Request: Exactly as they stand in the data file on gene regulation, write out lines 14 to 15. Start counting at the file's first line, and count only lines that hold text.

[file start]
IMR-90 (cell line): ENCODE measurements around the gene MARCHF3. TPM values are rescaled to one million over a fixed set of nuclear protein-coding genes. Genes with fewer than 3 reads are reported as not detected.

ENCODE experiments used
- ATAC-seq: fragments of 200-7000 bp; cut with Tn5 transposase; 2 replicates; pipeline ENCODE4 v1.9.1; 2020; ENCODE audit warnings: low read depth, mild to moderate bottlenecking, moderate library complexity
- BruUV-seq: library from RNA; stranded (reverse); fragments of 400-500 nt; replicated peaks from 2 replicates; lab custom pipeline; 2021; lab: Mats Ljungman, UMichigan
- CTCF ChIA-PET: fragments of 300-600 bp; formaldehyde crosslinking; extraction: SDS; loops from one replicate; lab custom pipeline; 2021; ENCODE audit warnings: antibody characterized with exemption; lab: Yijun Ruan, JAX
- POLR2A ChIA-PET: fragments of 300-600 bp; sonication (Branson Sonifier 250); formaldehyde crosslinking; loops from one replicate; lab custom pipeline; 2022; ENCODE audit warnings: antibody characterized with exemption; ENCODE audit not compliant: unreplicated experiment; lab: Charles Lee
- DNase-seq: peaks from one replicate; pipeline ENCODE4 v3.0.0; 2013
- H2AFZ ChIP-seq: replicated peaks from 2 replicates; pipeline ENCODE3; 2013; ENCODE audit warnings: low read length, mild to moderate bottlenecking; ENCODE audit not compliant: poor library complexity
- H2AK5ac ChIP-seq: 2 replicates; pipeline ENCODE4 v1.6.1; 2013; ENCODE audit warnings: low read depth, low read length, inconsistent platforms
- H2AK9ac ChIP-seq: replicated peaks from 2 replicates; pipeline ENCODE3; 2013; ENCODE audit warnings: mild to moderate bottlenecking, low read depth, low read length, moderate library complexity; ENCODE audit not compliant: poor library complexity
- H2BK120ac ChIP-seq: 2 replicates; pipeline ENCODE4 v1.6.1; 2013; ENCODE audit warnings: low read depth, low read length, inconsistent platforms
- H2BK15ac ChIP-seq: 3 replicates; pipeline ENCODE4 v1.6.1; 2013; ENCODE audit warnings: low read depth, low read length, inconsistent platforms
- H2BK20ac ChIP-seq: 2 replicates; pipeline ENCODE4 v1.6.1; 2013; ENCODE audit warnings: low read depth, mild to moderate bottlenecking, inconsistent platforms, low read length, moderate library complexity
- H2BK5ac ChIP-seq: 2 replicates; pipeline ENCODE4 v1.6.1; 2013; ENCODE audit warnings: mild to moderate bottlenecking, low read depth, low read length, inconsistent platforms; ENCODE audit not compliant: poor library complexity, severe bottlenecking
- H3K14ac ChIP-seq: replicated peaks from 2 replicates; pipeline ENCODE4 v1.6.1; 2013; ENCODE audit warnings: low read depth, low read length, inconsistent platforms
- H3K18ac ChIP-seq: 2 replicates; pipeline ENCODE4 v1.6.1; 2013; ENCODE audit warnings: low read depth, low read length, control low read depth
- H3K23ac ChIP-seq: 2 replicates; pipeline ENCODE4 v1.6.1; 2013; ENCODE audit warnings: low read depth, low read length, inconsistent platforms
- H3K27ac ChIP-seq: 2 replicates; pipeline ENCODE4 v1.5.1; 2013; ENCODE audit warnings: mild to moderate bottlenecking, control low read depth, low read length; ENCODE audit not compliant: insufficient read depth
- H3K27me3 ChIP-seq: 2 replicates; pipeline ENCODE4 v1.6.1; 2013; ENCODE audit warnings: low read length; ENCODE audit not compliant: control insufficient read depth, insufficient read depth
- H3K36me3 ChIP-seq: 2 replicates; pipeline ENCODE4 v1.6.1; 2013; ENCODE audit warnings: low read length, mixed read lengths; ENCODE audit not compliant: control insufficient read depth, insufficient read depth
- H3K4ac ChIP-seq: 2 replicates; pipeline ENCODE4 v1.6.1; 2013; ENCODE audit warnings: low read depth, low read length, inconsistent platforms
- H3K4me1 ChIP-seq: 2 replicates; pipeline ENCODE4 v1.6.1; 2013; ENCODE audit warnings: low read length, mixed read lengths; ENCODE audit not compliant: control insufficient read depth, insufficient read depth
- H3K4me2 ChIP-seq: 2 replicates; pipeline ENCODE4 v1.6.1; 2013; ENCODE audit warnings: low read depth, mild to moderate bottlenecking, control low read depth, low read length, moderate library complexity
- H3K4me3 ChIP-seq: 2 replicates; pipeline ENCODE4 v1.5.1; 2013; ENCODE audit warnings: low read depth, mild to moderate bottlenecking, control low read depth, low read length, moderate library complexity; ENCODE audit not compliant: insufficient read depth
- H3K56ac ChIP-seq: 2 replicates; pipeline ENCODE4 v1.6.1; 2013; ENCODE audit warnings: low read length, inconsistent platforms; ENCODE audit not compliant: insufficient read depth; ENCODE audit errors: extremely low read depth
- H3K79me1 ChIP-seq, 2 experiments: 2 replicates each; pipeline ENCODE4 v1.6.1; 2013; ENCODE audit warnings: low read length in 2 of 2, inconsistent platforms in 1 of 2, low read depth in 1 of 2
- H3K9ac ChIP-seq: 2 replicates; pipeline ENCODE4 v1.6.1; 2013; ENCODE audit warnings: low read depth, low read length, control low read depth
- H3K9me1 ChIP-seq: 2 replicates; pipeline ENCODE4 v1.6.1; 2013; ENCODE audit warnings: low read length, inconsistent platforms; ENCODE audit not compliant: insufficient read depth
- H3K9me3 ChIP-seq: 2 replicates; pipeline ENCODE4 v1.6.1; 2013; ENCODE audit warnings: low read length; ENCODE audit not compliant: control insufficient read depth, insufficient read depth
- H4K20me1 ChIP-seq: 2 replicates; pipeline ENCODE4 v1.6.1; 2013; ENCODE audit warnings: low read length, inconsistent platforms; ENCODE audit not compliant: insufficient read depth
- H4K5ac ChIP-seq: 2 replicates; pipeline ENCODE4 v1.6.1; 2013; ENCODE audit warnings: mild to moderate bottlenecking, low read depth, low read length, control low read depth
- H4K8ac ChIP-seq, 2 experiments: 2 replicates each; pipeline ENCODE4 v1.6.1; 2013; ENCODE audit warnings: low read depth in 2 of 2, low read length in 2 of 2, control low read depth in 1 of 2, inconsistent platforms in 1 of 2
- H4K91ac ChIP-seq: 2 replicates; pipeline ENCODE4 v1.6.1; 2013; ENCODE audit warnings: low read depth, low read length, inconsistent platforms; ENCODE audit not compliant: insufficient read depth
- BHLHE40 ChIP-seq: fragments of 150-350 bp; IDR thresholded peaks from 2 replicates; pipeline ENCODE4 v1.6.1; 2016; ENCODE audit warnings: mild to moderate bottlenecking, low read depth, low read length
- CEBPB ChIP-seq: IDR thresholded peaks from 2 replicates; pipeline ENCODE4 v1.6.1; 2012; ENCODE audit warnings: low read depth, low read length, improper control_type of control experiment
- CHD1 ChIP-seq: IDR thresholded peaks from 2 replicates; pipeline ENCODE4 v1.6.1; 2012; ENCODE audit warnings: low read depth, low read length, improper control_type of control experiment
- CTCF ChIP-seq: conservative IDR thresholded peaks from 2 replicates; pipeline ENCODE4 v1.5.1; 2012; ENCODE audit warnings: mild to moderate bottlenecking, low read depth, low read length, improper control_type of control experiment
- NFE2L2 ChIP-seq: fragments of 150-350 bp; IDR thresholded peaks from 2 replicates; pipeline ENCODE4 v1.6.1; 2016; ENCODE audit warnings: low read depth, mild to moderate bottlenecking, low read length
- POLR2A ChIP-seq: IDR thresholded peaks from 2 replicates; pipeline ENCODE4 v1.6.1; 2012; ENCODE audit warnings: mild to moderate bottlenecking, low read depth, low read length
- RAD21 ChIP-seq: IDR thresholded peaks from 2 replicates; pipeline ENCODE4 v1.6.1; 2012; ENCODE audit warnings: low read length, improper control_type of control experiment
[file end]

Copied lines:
- H2BK5ac ChIP-seq: 2 replicates; pipeline ENCODE4 v1.6.1; 2013; ENCODE audit warnings: mild to moderate bottlenecking, low read depth, low read length, inconsistent platforms; ENCODE audit not compliant: poor library complexity, severe bottlenecking
- H3K14ac ChIP-seq: replicated peaks from 2 replicates; pipeline ENCODE4 v1.6.1; 2013; ENCODE audit warnings: low read depth, low read length, inconsistent platforms